Wednesday, 4 July 2018

Review: The First Purge

The First Purge
Cert: 15 / 97 mins / Dir. Gerard McMurray / Trailer

Five years ago, the fundamental idea behind social-political horror film The Purge seemed unrealistic, unworkable and frankly just a little bit unnecessary. Anyway, welcome to 2018.

* looks at camera *

For this next entry in the saga, we spool back to the annual resentment-festival's origins. With a downcast and restless American public having elected a far-right nationalist president and party into power (quiet at the back), a scheme is formed by the authorities to let its citizens 'purge' their anger for twelve hours, free from the restraints of law and order, and able to carry out whatever crimes they wish. The pilot for this is to be held on New York's Staten Island, coincidentally the location of many low-income housing projects. With financial incentives for residents to 'actively participate' in the experiment, it quickly becomes apparent to locals choosing to stay peacefully on the island that things are even worse than they appear…

So. From the outset, the audience knows exactly what they're going to get here - after all, we've had plenty of practice by now. This may be the fourth film in the series, but it feels like it could be someone's first screenplay. The central ideas of angst and misguided vigilanteism are as bold and upfront as you'd expect from a Purge movie, and subtext has nowhere to hide when pretty much every speaking character constantly explains everything that's happening, both on- and off-camera. And while the thread of 'people who should have stayed indoors during The Purge find themselves outside during The Purge' is played out convincingly enough, the film just seems to reach its countdown-conclusion and then end, rather than actually resolving its own character issues or aftermath.

I'm not sure what's more cynical - the nihilistic excesses of urban violence in The First Purge, or Blumhouse's apparent willingness to exploit social tensions in their bid to monetise them on a global stage. Again.

But the cast are committed to their roles, which means a lot for a flick like this (although while Marisa Tomei resists the urge to go full pantomime as the sociologist architect of the Purge, she still feels very miscast*1). While we're not quite at a level of 'protagonists you can believe in', we at least get players you don't mind believing in. Which - again - is what really sells the movie. The film avoids the regular Blumhouse trap of quiet-quiet-BANG by building up to Batshit Crazy™, then just staying there until the final klaxon sounds at sunrise.

The story this time is more about the good guys trying to survive than the bad guys hunting them. There are fewer shades of grey than before, but this makes for a much neater ride. Whereas previous entries in the series have revolved largely around the study of white-privilege and entitlement, The First Purge is more about socio-political manipulation (by the archetypal white-privileged elite, but still).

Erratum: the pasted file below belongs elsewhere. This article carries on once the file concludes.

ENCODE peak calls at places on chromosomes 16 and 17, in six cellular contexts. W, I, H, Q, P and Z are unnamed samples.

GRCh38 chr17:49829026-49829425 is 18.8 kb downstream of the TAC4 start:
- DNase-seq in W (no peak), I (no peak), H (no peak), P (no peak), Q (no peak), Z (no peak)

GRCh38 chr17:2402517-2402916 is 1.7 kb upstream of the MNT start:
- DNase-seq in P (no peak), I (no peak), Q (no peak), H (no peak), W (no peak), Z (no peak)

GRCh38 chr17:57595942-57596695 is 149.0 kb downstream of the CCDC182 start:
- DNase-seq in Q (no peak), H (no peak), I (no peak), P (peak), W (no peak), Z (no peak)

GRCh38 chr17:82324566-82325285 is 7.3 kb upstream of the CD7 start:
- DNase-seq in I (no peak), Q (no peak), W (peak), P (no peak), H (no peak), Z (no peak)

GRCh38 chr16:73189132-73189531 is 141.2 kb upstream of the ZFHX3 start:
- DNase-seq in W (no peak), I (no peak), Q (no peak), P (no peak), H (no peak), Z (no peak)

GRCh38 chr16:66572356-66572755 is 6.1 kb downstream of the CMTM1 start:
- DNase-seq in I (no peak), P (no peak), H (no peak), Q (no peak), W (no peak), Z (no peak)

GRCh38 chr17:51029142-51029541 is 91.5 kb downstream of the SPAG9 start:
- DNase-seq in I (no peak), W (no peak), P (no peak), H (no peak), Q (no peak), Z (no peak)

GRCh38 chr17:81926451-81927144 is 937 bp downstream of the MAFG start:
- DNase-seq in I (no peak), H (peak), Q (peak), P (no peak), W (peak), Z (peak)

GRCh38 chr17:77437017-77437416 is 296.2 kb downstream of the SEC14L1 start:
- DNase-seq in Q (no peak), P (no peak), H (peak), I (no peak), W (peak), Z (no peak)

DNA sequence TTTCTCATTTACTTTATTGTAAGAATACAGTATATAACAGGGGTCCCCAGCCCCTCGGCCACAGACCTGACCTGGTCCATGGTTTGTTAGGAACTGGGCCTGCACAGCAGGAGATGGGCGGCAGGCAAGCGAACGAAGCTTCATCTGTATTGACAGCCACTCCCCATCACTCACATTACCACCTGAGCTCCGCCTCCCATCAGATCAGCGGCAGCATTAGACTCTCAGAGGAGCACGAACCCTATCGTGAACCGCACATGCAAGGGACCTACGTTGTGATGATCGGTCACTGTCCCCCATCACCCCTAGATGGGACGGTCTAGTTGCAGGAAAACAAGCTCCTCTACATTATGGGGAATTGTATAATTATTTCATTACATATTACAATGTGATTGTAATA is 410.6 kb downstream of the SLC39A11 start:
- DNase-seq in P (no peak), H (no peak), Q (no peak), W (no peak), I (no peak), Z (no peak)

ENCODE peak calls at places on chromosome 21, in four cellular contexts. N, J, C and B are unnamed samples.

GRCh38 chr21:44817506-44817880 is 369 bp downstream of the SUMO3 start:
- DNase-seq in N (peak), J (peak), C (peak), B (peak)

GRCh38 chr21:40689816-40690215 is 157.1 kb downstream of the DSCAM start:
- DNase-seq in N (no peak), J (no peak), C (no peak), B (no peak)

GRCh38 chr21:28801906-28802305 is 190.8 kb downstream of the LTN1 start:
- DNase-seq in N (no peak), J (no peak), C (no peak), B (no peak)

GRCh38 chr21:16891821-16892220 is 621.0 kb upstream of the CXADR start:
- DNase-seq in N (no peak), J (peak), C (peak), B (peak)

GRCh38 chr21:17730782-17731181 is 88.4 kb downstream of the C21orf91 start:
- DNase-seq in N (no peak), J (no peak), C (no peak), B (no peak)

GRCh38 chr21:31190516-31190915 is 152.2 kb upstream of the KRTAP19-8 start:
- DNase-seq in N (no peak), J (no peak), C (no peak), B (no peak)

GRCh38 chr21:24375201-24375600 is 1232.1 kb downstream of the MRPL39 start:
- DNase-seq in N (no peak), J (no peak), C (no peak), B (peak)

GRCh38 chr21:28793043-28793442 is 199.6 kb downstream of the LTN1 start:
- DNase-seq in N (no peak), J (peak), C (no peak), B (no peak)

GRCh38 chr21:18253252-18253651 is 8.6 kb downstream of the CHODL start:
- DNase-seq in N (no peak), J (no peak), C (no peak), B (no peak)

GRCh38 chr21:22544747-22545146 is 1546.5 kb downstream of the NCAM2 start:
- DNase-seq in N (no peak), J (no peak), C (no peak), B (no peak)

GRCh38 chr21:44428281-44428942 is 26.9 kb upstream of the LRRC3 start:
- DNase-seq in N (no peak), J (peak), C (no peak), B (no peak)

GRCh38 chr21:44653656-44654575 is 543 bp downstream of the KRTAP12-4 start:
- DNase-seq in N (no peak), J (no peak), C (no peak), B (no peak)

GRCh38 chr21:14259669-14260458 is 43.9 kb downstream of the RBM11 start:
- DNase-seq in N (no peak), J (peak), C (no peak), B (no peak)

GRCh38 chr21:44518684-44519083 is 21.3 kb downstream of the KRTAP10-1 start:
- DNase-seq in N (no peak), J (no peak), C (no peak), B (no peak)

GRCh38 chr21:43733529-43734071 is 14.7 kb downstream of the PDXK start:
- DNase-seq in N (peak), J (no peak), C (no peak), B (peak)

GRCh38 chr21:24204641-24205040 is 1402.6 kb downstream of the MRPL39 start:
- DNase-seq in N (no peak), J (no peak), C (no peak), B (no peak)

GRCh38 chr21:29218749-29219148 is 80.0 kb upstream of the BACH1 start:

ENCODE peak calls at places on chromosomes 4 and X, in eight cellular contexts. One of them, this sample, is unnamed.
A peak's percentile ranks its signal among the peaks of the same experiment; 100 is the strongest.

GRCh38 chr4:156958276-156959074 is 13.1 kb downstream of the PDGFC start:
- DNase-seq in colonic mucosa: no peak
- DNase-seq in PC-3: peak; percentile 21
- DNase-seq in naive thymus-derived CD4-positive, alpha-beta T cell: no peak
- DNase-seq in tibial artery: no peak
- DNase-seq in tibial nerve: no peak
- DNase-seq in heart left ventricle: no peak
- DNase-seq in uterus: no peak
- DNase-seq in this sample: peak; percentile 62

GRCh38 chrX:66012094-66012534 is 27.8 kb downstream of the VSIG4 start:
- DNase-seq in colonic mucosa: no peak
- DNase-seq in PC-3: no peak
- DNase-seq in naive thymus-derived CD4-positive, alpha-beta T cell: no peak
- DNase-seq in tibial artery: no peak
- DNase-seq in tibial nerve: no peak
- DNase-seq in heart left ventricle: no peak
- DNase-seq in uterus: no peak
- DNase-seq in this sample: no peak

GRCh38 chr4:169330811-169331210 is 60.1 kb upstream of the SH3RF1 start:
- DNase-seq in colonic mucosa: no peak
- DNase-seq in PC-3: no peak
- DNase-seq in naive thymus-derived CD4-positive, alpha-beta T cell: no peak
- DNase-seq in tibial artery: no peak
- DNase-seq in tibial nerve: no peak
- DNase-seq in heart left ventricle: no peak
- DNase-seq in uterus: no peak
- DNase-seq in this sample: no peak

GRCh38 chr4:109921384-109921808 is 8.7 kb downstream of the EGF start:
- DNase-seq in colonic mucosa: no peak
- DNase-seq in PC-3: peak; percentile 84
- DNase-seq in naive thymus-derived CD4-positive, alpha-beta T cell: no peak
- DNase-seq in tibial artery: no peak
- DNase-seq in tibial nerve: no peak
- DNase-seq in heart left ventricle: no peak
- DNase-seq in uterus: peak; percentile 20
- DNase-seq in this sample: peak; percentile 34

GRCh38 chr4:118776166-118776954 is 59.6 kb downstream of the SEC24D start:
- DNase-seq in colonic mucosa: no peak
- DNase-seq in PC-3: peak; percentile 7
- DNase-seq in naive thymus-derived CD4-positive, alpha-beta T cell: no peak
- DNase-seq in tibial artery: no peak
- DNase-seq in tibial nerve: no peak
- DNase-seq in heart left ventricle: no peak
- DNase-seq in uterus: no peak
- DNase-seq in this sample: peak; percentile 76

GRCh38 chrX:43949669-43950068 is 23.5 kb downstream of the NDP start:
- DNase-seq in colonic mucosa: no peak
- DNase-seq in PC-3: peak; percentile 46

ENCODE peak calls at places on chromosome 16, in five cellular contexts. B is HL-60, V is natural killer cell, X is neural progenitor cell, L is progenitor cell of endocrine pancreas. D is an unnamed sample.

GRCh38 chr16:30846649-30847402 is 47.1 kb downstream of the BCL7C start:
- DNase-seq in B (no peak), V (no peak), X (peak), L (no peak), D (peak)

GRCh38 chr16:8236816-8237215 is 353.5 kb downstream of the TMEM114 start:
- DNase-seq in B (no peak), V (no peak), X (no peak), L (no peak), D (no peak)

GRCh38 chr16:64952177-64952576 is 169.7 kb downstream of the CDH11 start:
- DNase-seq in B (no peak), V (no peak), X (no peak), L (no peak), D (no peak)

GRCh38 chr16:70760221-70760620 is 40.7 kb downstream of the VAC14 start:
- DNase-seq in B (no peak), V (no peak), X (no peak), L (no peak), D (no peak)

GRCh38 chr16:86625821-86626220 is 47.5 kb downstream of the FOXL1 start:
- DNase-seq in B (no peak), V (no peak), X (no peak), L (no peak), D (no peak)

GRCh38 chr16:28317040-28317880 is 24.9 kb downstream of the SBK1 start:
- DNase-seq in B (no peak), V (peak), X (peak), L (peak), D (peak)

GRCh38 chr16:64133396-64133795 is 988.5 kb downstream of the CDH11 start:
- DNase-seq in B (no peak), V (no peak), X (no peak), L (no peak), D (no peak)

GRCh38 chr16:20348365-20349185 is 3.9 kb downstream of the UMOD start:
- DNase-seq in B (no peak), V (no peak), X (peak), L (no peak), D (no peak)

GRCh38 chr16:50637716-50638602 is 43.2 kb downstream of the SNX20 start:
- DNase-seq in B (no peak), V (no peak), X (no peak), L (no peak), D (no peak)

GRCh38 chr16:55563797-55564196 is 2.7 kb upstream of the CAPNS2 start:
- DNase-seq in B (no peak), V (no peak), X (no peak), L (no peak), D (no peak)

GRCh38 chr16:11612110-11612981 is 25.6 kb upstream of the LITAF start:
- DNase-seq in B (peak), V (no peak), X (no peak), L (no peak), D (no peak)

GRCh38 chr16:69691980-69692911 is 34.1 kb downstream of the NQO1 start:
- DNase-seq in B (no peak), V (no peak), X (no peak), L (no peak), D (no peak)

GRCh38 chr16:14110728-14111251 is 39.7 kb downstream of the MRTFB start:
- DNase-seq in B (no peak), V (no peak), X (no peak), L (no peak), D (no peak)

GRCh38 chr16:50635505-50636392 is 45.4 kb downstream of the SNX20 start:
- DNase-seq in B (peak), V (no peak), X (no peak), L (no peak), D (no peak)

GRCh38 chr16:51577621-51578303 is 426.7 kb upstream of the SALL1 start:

And scripting gripes aside, there's some outstanding camera, lighting and soundtrack work here, especially in the climactic third-act. It gets a little Die Hard / John Wick, but is no less enjoyable for that.

Better than the fourth movie in a horror franchise has any real right to be but still creaking in all the wrong places, I wouldn't go so far as calling The First Purge a great film, although it's certainly a strong and satisfying addition to the family…

So, what sort of thing is it similar to?
The Purge, The Belko Experiment

Is it worth paying cinema-prices to see?
With an enthusiastic crowd, yes it is.

Is it worth hunting out on DVD, Blu-ray or streaming, though?
It'll be one to keep on the shelf for when the mood takes you.

Is this the best work of the cast or director?
Can't really say, I'm afraid.
I mean it's certainly not Marisa Tomei's best work, put it that way

Will we disagree about this film in a pub?
I doubt it.

Is there a Wilhelm Scream in it?
Didn't hear one.

Yeah but what's the Star Wars connection?
Level 1: That mudtrooper from off of Mimban is in this. You know the one.

And if I HAD to put a number on it…

*1 And speaking of the control-room white guys, one of my favourite things about the film is the idea of casting directors Sarah Domeier and Terri Taylor phoning around agents going "Mate. Doing a Purge film and I'm looking for someone who'll remind the audience of a fat David Cameron, what have you got?" [ BACK ]

• ^^^ That's dry, British humour, and most likely sarcasm or facetiousness.
• Yen's blog contains harsh language and even harsher notions of propriety. Reader discretion is advised.
• This is a personal blog. The views and opinions expressed here represent my own thoughts (at the time of writing) and not those of the people, institutions or organisations that I may or may not be related with unless stated explicitly.

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